Throwback Thursday – Doolittle Up a Tree

Gone are the days when men wore dress shoes to saw off branches they should not have been leaning against in the first place.

This photograph, from the Montauk Library’s Harry Bruno Collection, is labeled “Doolittle up a tree, Montauk, Sept. 1954.” Doolittle refers to General James H. Doolittle, a “fearless pilot [who] repeatedly risked his life to test the flight characteristics and limitations of experimental aircraft,” according to an article in Air & Space Forces magazine.

As a racing, transcontinental, stunt, and test pilot as well as an aeronautical engineer, Doolittle was a pioneer in flying blind, or “under the hood,” in unfavorable weather. As an executive at the Shell Oil Company, he promoted higher-octane fuels to accommodate more powerful engines, which helped the Allies win World War II. He also planned a surprise attack on Japan, launching planes from an aircraft carrier and thus decimating the enemy’s morale, which earned him a Medal of Honor from Franklin Roosevelt.

As his situation in the tree in Montauk might suggest, Doolittle was known as a “master of the calculated risk.” He won an aerobatic race in Chile despite two broken ankles he’d acquired performing acrobatic feats after cocktails to impress his hosts. Three times he landed by parachute after bailing from a plane.

“I’ve always tried to do something new, but before exhibiting that new thing to the public, I practiced it again and again to be sure the hazard was minimized as much as possible,” he was quoted as saying. “My calculations didn’t always work out precisely. Otherwise, I wouldn’t have had to jump out of an airplane three times to save my neck.”

Doolittle and his wife, Joe, were frequent guests of Harry Bruno and his wife, Nydia, at Green Chimneys, their home in Montauk. Bruno, too, was a pioneer aviator, as well as a PR man who counted among his clients Charles Lindbergh, the Standard Oil Company, Admiral Richard E. Byrd, the Packard Motor Car Company, and – what drew him to Montauk – Carl Fisher, who was promoting Montauk as a playground for the rich.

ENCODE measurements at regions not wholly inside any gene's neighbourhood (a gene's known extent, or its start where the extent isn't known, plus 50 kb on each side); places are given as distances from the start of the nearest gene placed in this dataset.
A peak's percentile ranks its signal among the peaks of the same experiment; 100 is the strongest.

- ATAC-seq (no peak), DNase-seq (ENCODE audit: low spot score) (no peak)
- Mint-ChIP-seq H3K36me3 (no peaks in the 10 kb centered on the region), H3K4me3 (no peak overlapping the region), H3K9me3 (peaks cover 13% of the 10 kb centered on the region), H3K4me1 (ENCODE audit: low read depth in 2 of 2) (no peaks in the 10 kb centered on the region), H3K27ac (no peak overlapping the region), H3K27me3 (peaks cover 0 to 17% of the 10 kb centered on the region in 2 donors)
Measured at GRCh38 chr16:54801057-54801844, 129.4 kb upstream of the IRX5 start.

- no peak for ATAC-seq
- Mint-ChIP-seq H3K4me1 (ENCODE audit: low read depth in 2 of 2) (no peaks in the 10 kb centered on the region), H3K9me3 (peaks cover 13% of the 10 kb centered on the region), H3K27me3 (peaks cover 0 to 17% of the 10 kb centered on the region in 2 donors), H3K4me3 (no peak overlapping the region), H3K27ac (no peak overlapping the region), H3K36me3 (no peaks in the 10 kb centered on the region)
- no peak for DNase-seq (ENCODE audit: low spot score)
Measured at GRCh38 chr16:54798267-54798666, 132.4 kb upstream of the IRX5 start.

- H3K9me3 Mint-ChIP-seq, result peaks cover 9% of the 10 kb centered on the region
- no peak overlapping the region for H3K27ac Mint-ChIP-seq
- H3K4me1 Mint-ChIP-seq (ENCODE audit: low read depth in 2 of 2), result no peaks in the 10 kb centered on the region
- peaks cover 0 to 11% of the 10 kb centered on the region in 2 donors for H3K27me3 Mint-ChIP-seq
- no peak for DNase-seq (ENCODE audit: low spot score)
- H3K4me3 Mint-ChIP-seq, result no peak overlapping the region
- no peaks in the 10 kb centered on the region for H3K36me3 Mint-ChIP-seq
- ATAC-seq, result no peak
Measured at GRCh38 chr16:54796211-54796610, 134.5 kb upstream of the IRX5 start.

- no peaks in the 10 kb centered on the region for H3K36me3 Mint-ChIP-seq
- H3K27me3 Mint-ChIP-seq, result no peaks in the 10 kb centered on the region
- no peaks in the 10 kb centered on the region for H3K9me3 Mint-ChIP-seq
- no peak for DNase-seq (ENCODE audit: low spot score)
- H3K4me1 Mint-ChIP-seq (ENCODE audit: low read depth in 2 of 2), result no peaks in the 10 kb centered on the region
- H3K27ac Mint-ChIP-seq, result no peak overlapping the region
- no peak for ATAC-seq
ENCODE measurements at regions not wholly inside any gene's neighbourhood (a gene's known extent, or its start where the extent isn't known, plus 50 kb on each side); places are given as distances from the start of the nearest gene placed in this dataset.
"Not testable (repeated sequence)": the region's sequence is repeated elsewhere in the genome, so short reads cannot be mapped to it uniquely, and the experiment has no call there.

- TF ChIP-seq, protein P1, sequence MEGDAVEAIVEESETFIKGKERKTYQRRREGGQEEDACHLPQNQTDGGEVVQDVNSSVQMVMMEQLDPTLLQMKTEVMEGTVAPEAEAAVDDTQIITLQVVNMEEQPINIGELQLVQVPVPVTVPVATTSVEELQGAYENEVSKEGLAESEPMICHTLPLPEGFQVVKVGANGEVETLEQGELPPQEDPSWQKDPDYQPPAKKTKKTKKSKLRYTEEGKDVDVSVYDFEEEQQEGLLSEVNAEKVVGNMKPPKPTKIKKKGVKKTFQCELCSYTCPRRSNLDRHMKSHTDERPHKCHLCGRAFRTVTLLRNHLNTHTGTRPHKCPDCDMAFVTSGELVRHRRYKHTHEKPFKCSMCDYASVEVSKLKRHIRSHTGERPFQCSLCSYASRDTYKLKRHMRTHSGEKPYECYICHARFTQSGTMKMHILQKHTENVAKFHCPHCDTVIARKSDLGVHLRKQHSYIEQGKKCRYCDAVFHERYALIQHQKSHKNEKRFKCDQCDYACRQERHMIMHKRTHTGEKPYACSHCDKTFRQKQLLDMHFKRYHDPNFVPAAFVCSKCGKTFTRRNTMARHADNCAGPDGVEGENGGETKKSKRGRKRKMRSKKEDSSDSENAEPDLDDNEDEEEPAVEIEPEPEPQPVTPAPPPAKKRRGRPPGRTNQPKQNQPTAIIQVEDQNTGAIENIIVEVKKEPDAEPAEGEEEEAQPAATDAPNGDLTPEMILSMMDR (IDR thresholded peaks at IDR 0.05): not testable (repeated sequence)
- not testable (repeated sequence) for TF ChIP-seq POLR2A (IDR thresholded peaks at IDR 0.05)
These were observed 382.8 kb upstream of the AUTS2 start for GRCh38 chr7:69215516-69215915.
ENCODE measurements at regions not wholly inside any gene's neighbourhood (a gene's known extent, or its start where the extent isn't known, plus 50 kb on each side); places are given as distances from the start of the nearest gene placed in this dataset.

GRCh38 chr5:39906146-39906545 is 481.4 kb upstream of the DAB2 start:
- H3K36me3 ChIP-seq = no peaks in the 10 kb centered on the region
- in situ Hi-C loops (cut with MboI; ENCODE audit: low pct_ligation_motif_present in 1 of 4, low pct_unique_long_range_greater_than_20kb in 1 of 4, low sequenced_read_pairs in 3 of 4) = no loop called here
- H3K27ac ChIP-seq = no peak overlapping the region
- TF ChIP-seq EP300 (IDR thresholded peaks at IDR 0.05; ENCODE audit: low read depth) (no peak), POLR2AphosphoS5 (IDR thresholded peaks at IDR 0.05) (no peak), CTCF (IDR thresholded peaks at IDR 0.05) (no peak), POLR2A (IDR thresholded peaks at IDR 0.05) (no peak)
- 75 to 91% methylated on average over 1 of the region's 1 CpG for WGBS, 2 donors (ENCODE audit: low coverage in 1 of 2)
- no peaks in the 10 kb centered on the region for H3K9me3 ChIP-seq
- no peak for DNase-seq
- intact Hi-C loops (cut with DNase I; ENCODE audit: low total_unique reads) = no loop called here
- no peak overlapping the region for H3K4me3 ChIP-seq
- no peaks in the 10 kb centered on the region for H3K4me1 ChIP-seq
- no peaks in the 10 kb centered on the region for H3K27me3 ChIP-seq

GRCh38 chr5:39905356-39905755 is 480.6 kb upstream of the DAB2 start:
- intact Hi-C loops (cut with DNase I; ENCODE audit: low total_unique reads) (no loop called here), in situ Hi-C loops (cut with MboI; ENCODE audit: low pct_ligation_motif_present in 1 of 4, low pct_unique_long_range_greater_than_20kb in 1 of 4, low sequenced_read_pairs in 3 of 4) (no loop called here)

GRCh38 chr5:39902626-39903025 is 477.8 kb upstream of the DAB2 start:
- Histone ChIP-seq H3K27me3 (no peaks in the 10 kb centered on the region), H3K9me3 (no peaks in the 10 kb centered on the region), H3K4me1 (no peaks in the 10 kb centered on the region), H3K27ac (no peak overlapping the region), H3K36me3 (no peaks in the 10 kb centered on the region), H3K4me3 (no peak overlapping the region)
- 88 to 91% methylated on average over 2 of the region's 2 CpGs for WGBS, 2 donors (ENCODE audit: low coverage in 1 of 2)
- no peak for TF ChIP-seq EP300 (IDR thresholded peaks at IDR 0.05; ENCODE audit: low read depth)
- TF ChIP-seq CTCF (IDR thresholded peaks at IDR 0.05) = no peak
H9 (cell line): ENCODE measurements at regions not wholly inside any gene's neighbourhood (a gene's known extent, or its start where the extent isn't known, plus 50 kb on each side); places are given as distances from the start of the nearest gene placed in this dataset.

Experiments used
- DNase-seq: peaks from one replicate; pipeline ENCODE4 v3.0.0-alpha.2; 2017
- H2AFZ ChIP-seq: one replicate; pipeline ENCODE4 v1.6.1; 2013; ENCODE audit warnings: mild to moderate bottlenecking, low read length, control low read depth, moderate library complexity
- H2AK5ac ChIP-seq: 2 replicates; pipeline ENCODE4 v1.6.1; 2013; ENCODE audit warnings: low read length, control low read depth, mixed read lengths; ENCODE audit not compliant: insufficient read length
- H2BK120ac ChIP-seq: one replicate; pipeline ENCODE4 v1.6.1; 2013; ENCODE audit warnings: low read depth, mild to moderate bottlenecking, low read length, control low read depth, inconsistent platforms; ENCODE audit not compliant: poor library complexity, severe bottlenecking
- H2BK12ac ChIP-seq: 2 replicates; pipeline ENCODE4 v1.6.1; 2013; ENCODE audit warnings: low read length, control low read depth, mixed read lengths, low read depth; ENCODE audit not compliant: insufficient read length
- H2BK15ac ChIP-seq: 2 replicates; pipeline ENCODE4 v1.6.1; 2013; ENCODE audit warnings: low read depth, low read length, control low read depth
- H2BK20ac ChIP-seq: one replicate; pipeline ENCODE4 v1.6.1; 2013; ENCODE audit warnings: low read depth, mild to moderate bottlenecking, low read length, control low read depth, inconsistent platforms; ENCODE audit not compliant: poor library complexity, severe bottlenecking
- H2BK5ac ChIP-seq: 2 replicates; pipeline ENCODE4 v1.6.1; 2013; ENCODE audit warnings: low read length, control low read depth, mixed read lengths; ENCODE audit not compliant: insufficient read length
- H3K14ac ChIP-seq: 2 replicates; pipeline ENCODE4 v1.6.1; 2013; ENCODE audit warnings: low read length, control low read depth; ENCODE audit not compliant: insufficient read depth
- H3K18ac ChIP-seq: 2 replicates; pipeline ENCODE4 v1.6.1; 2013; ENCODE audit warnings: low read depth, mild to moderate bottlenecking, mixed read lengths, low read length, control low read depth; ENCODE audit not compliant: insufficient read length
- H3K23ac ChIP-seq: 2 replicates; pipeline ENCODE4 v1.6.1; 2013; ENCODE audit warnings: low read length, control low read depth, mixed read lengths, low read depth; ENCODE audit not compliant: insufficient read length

Harry and Nydia Bruno in the 1940s. | Harry Bruno Collection, Montauk Library Archives
Harry Bruno and two friends at Green Chimneys in the 1940s. | Harry Bruno Collection, Montauk Library Archives

Montauk was doubtless a playground for the Brunos and their many guests, including the Doolittles. Both Brunos enjoyed fishing and hunting, flying, sightseeing, horseback riding, visiting the Surf Club and the ocean beach, and tooling around Montauk in classic cars. Green Chimneys, with its lush gardens and water views, was affectionately known to their friends as “Bruno’s Bistro.”

Top to bottom: Surfcasters in the 1940s, a woman relaxing on the cabana steps at the Surf Club, 1940s, the Brunos and friends gunning at Deep Hollow Ranch, 1955, two women and a World War II biplane, 1945, horseback riders on the beach, 1940s. | Harry Bruno Collection, Montauk Library Archives

Slides in the Harry Bruno Collection generally show the Brunos and their guests having fun from the 1940s through 1954 – doing so much recreating, in fact, that the images to some degree reflect the materials that Carl Fisher used to promote Montauk in the 1920s and ‘30s. The Brunos’ images shine light on the fashions, planes and automobiles, and architecture and landscape of their own period – although they do little to explain why General Doolittle decided to climb a tree with a saw in his hand.

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